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Old 08-18-2011, 08:07 PM   #21
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Funny you should mention Berkshire. By buying in 2001-02 and selling in 2008 we facilitated a big chunk of our early retirement and sent a child to college doubled our money.

I'm pretty happy we don't invest in the S&P500.
Again, take a look at a chart of S&P, same return, 800 in 10/2002, 1558 in 10/2007,
If you had bought Apple, it was 7.015, close today at 366.
Hmmm, you could have had a lot more children.
TJ
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Old 09-09-2011, 09:46 AM   #22
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Jack Bogle: Why Mark Cuban Is Wrong on Investing - MarketWatch Video

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Buying and holding stocks and bonds for the long term and maintaining a diversified portfolio are still the smartest strategies for the average investor, says Vanguard founder Jack Bogle in answer to Mark Cuban and other critics of these traditional approaches. In the Big Interview with Journal columnist Jason Zweig, Bogle takes aim at the culture of market speculation. Betting on long odds, he says, "doesn't pay off very often."
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Old 09-09-2011, 10:50 AM   #23
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Betting on long odds, he says, "doesn't pay off very often."
No, but it gives the appearance that winning the lottery is a matter of skill and determination. Never mind that the highly paid and highly motivated teams of analysts and portfolio managers, who do nothing else but study stocks for 80 hours per week, have access to insiders and technical trading flows, can't reliably do it, Joe Blow with a couple of extra minutes per day, CNBC, and a news letter or two can. Makes perfect sense.
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Old 09-09-2011, 10:52 AM   #24
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Of course, the irony is that Mark Cuban doesn't have to be right. He could take all of his investments in the market, blow it in Vegas, and still be filthy rich. Most of us don't have that luxury.

It's easy to take extreme risks (or take none at all) when you have so much money that neither a market crash nor lack of compounded growth can wipe you out.
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Old 09-09-2011, 03:08 PM   #25
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Makes perfect sense.
But it does make sense. You have a reason to make money for yourself, but a professional portfolio manager who could actually make money at it would have no reason to make money for you -- he'd be making it for himself.
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Old 09-09-2011, 03:13 PM   #26
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But it does make sense. You have a reason to make money for yourself, but a professional portfolio manager who could actually make money at it would have no reason to make money for you -- he'd be making it for himself.
Then why is the PPM wasting his time claiming to be able to make money for others instead of devoting all his efforts to making himself money? That makes no sense.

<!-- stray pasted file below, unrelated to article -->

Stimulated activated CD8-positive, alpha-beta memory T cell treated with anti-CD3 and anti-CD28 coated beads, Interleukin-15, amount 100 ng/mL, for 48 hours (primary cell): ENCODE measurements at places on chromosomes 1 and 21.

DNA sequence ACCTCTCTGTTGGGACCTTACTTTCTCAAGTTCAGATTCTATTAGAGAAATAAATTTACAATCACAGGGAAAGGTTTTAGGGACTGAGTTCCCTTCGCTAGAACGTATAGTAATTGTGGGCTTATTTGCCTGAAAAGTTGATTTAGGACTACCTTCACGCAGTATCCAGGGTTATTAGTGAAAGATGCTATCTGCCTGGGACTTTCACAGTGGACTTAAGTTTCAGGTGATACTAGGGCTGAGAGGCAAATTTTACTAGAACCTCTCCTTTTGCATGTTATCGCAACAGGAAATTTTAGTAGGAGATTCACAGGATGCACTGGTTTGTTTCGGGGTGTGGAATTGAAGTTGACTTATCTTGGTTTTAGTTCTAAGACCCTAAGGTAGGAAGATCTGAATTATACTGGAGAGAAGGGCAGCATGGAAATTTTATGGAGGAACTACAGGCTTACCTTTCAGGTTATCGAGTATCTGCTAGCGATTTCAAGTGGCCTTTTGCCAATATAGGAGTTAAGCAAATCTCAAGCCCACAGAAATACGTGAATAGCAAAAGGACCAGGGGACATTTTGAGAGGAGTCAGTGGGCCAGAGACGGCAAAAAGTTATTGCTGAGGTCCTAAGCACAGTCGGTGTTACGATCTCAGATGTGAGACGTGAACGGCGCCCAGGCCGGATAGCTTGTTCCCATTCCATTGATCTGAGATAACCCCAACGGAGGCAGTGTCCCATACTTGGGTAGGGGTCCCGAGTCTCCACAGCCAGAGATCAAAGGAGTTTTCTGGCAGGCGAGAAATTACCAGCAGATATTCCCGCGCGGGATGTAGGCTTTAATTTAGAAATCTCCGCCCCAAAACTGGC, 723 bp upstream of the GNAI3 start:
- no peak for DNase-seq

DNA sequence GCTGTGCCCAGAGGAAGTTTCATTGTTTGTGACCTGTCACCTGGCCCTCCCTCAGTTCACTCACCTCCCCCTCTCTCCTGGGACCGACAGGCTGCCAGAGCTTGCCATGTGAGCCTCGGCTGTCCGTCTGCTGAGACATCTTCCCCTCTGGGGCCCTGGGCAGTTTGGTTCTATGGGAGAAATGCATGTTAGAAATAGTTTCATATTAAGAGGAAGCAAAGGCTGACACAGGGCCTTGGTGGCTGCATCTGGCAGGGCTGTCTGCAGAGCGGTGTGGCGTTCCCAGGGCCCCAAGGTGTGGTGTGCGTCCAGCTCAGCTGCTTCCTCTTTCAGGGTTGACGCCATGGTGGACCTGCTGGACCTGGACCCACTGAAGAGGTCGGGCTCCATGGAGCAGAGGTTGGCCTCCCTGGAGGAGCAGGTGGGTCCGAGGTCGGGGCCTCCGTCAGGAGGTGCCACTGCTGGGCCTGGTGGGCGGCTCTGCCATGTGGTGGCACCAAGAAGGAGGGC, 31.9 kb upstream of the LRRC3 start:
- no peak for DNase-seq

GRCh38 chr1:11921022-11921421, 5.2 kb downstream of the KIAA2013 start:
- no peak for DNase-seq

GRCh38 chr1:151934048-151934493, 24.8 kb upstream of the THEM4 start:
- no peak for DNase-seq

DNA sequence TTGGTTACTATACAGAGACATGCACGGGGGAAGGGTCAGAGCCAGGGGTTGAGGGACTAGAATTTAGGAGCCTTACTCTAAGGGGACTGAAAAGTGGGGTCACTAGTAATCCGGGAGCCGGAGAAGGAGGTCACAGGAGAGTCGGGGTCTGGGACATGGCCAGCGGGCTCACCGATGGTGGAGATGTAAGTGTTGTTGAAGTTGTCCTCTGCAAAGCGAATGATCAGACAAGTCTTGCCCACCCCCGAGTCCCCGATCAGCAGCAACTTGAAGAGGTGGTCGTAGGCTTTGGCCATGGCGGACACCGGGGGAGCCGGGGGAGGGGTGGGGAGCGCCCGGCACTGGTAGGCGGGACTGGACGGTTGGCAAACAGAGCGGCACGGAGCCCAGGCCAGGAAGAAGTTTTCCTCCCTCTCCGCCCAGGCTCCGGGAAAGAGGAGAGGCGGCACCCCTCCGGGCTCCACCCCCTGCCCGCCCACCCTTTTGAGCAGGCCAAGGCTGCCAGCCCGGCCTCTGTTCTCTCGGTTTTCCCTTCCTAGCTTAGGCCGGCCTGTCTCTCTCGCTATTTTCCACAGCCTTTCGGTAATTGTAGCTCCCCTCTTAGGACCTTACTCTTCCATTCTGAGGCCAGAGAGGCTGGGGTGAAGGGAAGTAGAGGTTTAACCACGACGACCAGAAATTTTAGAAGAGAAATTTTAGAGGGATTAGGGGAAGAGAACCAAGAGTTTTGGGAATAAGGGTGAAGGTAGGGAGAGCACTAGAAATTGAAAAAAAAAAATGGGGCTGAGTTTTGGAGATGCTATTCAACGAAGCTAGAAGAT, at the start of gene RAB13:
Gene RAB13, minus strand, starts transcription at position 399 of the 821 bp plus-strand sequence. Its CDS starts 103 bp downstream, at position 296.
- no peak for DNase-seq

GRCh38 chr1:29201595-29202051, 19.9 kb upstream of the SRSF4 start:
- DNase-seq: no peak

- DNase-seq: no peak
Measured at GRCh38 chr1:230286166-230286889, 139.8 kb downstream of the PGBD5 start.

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Old 09-09-2011, 03:51 PM   #27
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Then why is the PPM wasting his time claiming to be able to make money for others instead of devoting all his efforts to making himself money? That makes no sense.
It makes perfect sense to claim to be able to make money for others. That makes your advice salable. It just wouldn't make sense to actually do it, except under the condition that the money you can make for others is sufficiently small that it wouldn't be worth your effort to get it for yourself. (Since I am often misunderstood on this kind of thing, I had better enter the disclaimer that I intend no more than my words actually say -- it makes sense for an amateur investor to think that he can do as well or better than a professional would do for him. I'm not saying it's true.)
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Old 09-10-2011, 02:38 PM   #28
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But it does make sense. You have a reason to make money for yourself, but a professional portfolio manager who could actually make money at it would have no reason to make money for you -- he'd be making it for himself.
Professional money managers get paid bonuses, the size of which is almost always performance based. Believe me, they often have millions of reasons to make money for the fund.

Also, the idea that "he'd make it for himself" assumes he has capital to invest. Beating the market by 200bp doesn't buy you much even with a six or seven figure portfolio. Do that for a fund on a realiable basis and there will be few things in life you can't afford.
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Old 09-10-2011, 03:42 PM   #29
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Beating the market by 200bp doesn't buy you much even with a six or seven figure portfolio. Do that for a fund on a realiable basis and there will be few things in life you can't afford.
But you said above that these professionals "can't reliably do it".
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Old 09-10-2011, 04:37 PM   #30
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But you said above that these professionals "can't reliably do it".
Just cause they can't doesn't mean they don't have incentive to.
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